Some methodological guidelines for the dating of biblical texts

One of the central preoccupations of modern biblical scholarship has been the dating of individual texts to particular historical situations or relative to other texts, as well as reconstructing their diachronic development from earlier stages to the final forms that appear in various text traditions/translations (LXX, Qumran, MT). And while I think this is a worthwhile endeavor and ultimately necessary to explain the complex literary quality of the Bible, too often hypotheses have been advanced based merely on vague historical correlation, the desire to find kernels of great antiquity, and the assumption that biblical scribes were for the most part simply editors or tradents handing down earlier tradition. At the same time, the traditional dating of biblical texts has tended to lack engagement with holistic literary and ideological analyses or fail to entertain the possibility that the scribes responsible for large-scale compositions were simply inventors of tradition.

I have a lot more I could say about this, but in the interest of encouraging more methodological rigor and self-criticism in the dating of biblical texts I thought I would offer a few basic guidelines:

1) The burden of proof is on those who would date a text earlier than its surrounding literary context;

2) Such proposals also move on a sliding scale, the earlier one dates a text relative to the major contexts for the production of the Bible (Persian and Hellenistic periods, late Judahite monarchy) the more speculative and tenuous the argument becomes;

3) To demonstrate literary discontinuity requires a higher bar of evidence than continuity, i.e. on principle readings that make sense of the text at a synchronic level are to be preferred over diachronic readings.

4 comments on “Some methodological guidelines for the dating of biblical texts

  1. Steve Fleming says:

    I’m curious how Philippe Wajdenbaum’s Argonauts of the Desert: Structural Analysis of the Hebrew Bible and Russell E. Gmirkin’s Plato and the Creation of the Hebrew Bible have been received. They both argue that the Pentateuch and much of the content up to 2 Kings were written in the Hellenistic era and were based on instructions that came from Plato’s Laws about how to create a well run state based on an invented but useful mythology (the Laws does say that). I’ve only read Wajdenbaum’s intro (he argues the one person wrote Genesis to 2 Kings) but read all of Gmirkin (he argues that the writers of the Septuagint didn’t translate the Old Testament but wrote it). Gmirkin goes into a lot of detail arguing that much of the Law of Moses derived from Plato’s Laws.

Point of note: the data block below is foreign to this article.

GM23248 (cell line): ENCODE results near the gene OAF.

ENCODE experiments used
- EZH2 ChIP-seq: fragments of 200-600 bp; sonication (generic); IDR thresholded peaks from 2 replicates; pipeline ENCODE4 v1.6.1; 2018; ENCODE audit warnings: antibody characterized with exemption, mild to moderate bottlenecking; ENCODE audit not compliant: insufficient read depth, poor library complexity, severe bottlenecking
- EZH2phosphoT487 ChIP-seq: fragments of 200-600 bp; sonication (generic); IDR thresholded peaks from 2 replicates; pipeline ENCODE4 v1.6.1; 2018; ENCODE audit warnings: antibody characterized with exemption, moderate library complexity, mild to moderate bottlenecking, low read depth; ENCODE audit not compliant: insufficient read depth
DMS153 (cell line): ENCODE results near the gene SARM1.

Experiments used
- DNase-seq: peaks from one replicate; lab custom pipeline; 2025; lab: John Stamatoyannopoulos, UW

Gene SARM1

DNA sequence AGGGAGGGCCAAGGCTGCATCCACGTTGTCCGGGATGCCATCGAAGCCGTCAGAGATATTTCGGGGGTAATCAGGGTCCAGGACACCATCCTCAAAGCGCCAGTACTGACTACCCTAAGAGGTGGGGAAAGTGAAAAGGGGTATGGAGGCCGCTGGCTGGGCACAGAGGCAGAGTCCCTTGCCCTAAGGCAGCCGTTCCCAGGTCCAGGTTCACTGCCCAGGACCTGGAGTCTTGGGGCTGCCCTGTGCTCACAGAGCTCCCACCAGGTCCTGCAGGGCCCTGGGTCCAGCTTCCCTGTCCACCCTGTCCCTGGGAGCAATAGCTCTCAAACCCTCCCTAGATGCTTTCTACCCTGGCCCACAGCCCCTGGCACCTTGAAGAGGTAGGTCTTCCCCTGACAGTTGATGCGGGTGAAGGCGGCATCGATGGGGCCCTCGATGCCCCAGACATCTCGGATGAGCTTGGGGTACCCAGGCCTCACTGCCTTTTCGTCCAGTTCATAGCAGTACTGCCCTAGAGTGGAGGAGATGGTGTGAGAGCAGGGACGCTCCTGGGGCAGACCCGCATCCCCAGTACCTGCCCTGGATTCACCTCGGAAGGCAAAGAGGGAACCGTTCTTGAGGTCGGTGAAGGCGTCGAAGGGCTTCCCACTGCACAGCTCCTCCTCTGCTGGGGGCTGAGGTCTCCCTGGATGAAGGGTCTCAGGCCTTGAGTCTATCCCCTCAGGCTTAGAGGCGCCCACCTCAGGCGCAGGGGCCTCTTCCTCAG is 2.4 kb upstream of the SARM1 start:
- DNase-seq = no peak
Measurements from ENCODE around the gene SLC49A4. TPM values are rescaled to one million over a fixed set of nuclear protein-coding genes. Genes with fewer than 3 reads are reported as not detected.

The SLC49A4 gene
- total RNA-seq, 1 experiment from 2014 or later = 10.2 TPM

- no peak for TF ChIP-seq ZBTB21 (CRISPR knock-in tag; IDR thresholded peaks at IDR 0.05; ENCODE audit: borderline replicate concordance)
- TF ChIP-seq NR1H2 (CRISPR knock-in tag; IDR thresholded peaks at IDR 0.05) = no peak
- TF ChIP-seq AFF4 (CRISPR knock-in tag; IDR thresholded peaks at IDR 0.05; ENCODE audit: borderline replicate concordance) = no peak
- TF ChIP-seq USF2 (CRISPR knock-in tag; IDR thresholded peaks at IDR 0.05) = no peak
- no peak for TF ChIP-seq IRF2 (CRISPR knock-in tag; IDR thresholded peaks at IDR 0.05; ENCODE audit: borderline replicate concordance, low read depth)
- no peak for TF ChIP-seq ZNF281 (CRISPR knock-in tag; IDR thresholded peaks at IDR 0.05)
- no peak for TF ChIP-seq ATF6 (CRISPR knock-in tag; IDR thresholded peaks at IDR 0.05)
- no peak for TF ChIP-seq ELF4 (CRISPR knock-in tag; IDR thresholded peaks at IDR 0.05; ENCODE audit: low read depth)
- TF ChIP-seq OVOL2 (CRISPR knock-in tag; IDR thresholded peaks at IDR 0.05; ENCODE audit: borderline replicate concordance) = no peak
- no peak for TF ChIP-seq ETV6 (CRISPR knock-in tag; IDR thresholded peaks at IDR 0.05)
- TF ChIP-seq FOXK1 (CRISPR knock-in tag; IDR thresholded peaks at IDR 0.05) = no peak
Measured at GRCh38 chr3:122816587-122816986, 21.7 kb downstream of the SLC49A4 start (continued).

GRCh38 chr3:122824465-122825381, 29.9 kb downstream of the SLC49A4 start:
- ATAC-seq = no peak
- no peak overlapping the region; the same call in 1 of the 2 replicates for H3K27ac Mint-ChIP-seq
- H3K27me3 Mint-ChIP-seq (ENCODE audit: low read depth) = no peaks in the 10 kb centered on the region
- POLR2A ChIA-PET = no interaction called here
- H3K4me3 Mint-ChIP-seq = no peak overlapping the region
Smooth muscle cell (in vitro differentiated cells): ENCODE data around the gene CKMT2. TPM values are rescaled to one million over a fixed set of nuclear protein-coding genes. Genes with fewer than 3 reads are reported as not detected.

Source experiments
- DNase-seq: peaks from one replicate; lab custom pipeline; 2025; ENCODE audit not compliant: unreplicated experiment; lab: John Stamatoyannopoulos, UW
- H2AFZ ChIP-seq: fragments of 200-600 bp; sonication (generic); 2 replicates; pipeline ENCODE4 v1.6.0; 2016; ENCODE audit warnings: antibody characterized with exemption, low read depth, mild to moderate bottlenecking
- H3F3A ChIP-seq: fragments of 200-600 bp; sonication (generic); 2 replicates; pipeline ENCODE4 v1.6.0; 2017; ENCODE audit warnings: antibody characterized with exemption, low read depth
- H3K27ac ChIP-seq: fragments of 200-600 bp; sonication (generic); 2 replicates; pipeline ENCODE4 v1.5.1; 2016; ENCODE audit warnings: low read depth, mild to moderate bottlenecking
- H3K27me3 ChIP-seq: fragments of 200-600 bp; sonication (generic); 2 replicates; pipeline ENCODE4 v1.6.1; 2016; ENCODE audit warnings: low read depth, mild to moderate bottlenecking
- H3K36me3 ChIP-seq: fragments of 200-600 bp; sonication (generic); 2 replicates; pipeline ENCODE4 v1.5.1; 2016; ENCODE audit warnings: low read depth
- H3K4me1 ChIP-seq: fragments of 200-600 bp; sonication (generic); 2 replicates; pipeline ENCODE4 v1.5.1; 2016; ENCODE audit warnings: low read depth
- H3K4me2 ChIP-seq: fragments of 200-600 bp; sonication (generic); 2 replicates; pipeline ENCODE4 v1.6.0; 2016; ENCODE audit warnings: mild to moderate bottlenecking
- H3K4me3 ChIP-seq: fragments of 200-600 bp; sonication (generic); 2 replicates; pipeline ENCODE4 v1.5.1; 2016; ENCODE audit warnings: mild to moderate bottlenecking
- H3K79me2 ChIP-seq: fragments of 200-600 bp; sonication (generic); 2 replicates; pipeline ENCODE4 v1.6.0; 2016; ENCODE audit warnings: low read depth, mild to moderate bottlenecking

• RT says:

      In short, they have not been received well. While the parallels they cite with Greek or Hellenistic literature are interesting, they are scattered and quite vague, not demonstrating dependence by any means. In addition, they completely ignore the findings of redactional and historical criticism, which shows that the Pentateuch is a conglomerate that came together over a fairly long period of time, at least a few centuries.

      • Steve Fleming says:

        Thanks, RT. I don’t think the parallels are vague, so I think that’s a mistaken criticism. They’re quite specific. But I’d be interested in examples.

        But in terms of Hellenistic influence generally, I’m curious what the arguments are there. That is, in what ways is Hellenism in the OT?

        • RT says:

          If you’re interested in this subject, I would encourage you to read some of the reviews of Gmirkin and Wajdenbaum, which explain some of the problems with their literary parallelism.

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